The Young and Defenceless is, without a doubt, the most energetic and youthful set of songs the Funeral have released since Casually Dressed. The dueling guitars are back and better than ever, and the production is raw, yet at the same time, well delivered. Still, this is not just CDADIC part 2. Nor is it a continuation of “Hours”. The Young and Defenseless has a distinct and fresh new feel to it. They no longer sound of a band with an admittedly inconsistent discography. This new EP sounds similar of a newly discovered band still excited about their music and career. Perhaps this is because the production of this EP was not backed by a major label and was instead self released. Maybe this new found freedom allowed Funeral to write for the love of music rather than money for the first time in years. Or it could be that the recent line-up changes throughout the last year added enough fresh perspective and energy to generate a golden album from such a run of the mill, over the hill band. Regardless of the reasoning, ffaf have obviously done much soul searching prior to recording this ep and decided to return to what they do best: post-hardcore.
Aggression is what drives this 13 minute long EP. As stated before, the dueling guitars that Funeral were so famous for back in their prime have returned with new vigor. The best example of this can be found in the verses of the third song, “Damned if You Do, Dead if You Don't”. This is easily, and by a wide margin, the very best riff that Funeral for a Friend has written in nearly 6 years. While no one ever questioned the musical talent of ffaf’s guitarists, on the past 2 albums they were shoved in the corner for an emphasis on vocal melody rather than complex musicianship. It is incredibly good to hear they’ve been let out of their creative box and allowed to fully express their skill. Along with the technical guitar riffs, we also see the return of another missed ffaf quality: double bass. Thankfully, this is used liberally throughout this EP, and it accents the aggressive nature perfectly. The drummer also contributes to the vocals quite often for the first time in nearly a decade. Every one of the 4 songs on The Young and Defenceless utilizes his signature drunken harsh vocals, which although have never been perfect and remain undistinguished, it is rather nice to hear them being used again, if only for sentimental value. On the other end of the vocal spectrum, it is also a joy to hear Matt’s voice being backed by honesty and true emotion, which I cannot say the same for much of ffaf’s catalogue. Nonetheless, beyond the presentation, not much has improved in Matts vocals. If you never liked them before, The Young and Defenceless will most certainly not change your opinion. Along with Matts lack of vocal refinement, it can also be said that lyrical theme of Y&D is rather cliche. One their site, funeral describes its concept as a “f*ck you in the face of those who dare to sit on their asses and watch everything around them turn to sh*t”. While this seems like a rather prestigious, and conceivably pretentious theme for little ol’ Funeral, whose normal lyrical subjects range from heartbreak to sailers, the material falls into the normal youthful angst that ffaf has been executing quite nicely their entire career. I say this not to rail against the bands lyric writing abilities, which has always been one of their strengths and continues to be excellent on this EP. The problem I find with Y&D is not in the lyrics, but rather the subject matter, which seems all too young for a band whose members are pushing their late twenties.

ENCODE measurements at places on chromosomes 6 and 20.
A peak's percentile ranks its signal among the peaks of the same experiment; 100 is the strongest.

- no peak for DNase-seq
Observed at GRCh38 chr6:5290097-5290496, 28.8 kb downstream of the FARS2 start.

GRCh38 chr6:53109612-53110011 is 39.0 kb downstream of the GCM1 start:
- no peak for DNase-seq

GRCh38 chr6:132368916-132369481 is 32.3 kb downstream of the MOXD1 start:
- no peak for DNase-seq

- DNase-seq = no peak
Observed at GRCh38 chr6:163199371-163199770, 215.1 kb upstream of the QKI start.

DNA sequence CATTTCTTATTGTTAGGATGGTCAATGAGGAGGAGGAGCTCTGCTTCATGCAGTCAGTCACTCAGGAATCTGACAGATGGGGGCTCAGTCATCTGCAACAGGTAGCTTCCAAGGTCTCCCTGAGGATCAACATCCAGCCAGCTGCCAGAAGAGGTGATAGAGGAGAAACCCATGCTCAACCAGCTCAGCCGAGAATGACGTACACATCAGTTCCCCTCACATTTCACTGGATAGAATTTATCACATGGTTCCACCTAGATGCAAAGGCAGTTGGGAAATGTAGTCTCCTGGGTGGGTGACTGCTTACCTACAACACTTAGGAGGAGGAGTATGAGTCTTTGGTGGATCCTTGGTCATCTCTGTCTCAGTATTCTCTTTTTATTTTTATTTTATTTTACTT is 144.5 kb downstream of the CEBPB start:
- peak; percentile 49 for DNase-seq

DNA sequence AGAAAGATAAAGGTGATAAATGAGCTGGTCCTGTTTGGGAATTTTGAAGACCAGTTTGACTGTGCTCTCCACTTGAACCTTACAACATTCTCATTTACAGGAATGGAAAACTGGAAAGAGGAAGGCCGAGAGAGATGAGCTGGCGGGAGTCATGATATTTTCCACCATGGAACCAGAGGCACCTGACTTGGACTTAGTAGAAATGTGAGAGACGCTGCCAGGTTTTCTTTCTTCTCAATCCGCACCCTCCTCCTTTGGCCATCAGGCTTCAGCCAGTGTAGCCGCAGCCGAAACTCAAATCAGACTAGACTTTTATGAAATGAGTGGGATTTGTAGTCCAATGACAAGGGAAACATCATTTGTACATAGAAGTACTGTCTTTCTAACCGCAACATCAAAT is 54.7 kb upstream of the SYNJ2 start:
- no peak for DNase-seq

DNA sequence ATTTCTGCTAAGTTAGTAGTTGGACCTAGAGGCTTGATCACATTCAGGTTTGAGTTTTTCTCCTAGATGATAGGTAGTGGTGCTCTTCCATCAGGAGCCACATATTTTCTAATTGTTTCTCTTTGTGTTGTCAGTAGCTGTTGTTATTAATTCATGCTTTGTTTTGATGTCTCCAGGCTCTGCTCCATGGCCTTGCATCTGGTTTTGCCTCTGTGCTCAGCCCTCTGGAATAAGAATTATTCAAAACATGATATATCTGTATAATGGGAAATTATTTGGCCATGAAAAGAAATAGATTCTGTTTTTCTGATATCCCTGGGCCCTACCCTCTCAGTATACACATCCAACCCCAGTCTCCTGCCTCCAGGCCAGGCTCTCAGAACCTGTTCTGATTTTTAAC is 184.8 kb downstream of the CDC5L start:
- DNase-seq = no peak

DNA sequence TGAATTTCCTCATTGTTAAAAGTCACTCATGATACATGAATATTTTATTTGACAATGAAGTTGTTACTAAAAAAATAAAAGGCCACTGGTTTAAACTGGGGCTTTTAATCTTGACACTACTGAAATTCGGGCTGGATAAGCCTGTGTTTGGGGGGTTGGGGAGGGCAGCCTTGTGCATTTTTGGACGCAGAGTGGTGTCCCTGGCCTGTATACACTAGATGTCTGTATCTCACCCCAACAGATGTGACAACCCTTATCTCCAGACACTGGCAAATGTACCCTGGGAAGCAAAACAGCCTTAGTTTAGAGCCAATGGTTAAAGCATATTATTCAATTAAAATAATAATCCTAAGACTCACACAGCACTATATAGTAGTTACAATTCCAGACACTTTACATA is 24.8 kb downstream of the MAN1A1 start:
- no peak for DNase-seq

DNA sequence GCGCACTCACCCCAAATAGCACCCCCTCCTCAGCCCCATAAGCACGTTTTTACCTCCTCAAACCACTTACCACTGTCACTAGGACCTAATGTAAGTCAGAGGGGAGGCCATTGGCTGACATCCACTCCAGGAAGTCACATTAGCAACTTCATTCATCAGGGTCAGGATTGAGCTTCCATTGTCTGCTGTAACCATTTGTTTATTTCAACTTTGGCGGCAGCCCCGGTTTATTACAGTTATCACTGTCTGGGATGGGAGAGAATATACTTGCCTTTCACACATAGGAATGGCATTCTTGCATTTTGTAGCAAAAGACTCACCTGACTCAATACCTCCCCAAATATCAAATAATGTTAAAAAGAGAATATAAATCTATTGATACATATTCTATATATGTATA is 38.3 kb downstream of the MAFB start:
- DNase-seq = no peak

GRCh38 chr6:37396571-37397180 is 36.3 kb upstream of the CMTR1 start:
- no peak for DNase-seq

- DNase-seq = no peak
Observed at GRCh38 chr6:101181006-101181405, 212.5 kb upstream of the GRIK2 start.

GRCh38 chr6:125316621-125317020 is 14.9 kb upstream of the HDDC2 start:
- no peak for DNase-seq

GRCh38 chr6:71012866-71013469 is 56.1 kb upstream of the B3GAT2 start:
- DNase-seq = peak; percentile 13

To many long time Funeral fans, The Young and Defenceless will usher a sigh of relief and will certainly appease those who have been beating their head against a concrete wall for their last two albums. While these four songs will not gain the band any new followers, it shows that they aren't quite ready to throw in the towel and have rekindled lost energy not seen by them in years. A dream that was born nearly 10 years ago is finally being recaptured, and we can only hope that the brilliance portrayed throughout this short EP can be implemented in their next full length.